Today begins a two-parter, and final breakdown, of the Pew Research Center’s survey on millennials. We turn to millennials and religious behaviors and how, ultimately, it will affect millennial parenting.
Religion is perhaps the largest gap between millennials and older generations. Millennials are, by far, less religious at their current age than Boomers and Silent/Greatest generations were.
One in four millennials are unaffiliated with any faith, more than Gen X (20%) and Boomers (13%). Additionally, millennials attend religious services less often and view religion as less important in their lives. But, it is interesting to note that millennials’ views on life after death, miracles, heaven and hell, and God’s existence resemble very much the attitudes of older generations.
68% of millennials consider themselves Christian (43% Protestant and 22% Catholic). That compares to 76% for Gen X, and around 80% for Boomers. But, millennials are really no more likely to be agnostic or atheist than Gen Xers or Boomers. The biggest discrepancy comes from young adults who left their religious upbringing without becoming involved in a new faith.
One-third of millennials say they attend church at least once a week, compared with 41% of those over 30. Those most likely to attend church were Evangelical Protestants (58%) and Historically Black Protestants (59%).
In regards to other religious practices, millennials are less likely to read religious scripture (27% to 36%), meditate on a weekly basis (26% to 43%), and pray every day (48% to 56%). But, these results do not differ much from when Gen X and Boomers were the age of today’s millennials. Data tends to show that daily prayer increases as people get older. In addition, millennials are very much in-line with older generations when it comes to the existence of God, miracles, heaven and hell, and life after death.
I think it’s not hard to show that, well, millennials are less religious right now than their generational counterparts. But, millennials are not less likely to believe in God or a higher power. It rather seems like millennials just tend to do less in practicing religion.
The biggest question surrounding these results is, as millennials grow older, will religious practices increase? Examining the data, it seems like millennials are just as firm in their beliefs as older generations, but less likely to be affiliated with any particular religion.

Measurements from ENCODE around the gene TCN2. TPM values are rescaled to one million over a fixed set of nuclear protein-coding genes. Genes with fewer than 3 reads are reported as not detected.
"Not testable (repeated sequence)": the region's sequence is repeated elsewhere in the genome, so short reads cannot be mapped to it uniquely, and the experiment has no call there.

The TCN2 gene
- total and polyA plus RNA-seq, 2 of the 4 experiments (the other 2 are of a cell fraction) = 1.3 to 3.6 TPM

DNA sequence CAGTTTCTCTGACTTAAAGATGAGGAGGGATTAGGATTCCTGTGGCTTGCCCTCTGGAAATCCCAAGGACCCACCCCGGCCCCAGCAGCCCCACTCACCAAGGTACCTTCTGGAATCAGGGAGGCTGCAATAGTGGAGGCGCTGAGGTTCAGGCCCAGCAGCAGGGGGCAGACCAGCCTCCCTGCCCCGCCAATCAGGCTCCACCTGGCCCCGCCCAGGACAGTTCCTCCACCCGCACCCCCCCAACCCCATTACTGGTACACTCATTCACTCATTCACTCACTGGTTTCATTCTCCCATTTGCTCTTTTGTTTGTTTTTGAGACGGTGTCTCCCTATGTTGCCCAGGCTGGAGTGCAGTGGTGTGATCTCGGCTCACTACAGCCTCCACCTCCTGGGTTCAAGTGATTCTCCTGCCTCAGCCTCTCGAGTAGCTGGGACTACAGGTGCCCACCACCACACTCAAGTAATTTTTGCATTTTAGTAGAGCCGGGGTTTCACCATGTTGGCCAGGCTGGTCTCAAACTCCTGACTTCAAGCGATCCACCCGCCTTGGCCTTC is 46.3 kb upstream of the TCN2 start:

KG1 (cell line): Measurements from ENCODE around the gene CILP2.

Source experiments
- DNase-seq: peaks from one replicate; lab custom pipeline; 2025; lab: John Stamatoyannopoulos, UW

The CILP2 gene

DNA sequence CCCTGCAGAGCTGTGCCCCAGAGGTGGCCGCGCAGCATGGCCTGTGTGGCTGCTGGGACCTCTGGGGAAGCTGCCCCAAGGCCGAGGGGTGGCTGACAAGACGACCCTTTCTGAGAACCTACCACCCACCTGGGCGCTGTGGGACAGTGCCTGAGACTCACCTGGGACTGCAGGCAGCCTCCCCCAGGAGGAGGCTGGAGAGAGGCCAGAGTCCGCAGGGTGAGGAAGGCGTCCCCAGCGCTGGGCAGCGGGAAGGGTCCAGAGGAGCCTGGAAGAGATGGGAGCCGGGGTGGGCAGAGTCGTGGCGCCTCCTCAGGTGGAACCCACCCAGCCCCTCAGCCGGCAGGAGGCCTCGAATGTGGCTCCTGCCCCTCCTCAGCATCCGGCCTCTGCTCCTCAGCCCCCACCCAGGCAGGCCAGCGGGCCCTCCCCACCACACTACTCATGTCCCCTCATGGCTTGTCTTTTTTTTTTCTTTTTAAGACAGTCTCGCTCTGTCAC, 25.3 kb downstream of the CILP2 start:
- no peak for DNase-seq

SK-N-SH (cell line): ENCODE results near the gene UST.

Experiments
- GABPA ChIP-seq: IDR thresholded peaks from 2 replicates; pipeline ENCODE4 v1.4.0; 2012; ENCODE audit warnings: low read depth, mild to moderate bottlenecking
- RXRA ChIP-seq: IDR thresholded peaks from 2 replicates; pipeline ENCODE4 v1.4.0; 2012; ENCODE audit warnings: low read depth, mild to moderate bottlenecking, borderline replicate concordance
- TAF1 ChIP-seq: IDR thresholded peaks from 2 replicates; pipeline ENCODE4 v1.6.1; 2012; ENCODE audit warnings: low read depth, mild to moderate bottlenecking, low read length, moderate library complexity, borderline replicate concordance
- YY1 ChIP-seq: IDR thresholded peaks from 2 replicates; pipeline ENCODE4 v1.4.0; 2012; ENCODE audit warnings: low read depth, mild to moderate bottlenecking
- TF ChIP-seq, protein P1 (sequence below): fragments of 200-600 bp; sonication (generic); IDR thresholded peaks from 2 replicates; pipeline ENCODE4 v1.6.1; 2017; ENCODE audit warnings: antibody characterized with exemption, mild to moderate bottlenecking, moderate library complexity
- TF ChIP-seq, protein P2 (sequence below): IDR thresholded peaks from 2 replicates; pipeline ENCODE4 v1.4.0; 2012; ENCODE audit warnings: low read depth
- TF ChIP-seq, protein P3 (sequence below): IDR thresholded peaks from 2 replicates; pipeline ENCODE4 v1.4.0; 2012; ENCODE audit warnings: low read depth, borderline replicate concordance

This is not a recent phenomenon. From my interactions with fellow millennials, we are less likely to approve of “someone or something trying to control our lives”. Religious affiliation tends to be thought of by millennials as that. By and large, it seems as if many millennials prefer to take on a personal relationship with God, rather than using a church or religious organization to help facilitate that. I actually left my original faith (American Baptist), became non-denominational for a while, and am now in the process of joining my wife and son’s faith (Catholicism). Having a kid actually very much changed my views on religiosity. I wanted my son to grow up in a faith, so I started going to church again. And since I wanted my son to be raised Catholic, I also decided to join the church.
It will be interesting to see if similar occurrences take place with millennials, as there is no breakdown right now in religious affiliation between millennials with children and those without.
Churchgoing is very much a trait that is handed down through parenting. That is, if your parents go to church, you probably also go to church, at least for the bulk of your childhood. If millennials do not go to church at the rate at which their predecessors did, it’s less likely our children will attend church as they grow older.
With such a small blip of millennials having children, it’s very hard to tell what is in store for religious affiliation among millennials. Will millennial parents continue/go back to church when they have a child, or will they continue to not go to church? The answer to this question will have a very, very heavy impact on the future of religious affiliation in our country.
Tomorrow, I will break down the final portion of the Pew Research Center’s survey: Religious Beliefs. You’ll definitely want to stay tuned for that one, because it could have a profound impact on how issues in our churches today may change forever.
As an aside, Parker had his weight check today, and grew a full pound this past month, keeping on his percentile curve (finally!). It looks like our little guy is just destined to be a string bean! The pediatrician was very pleased and so are we!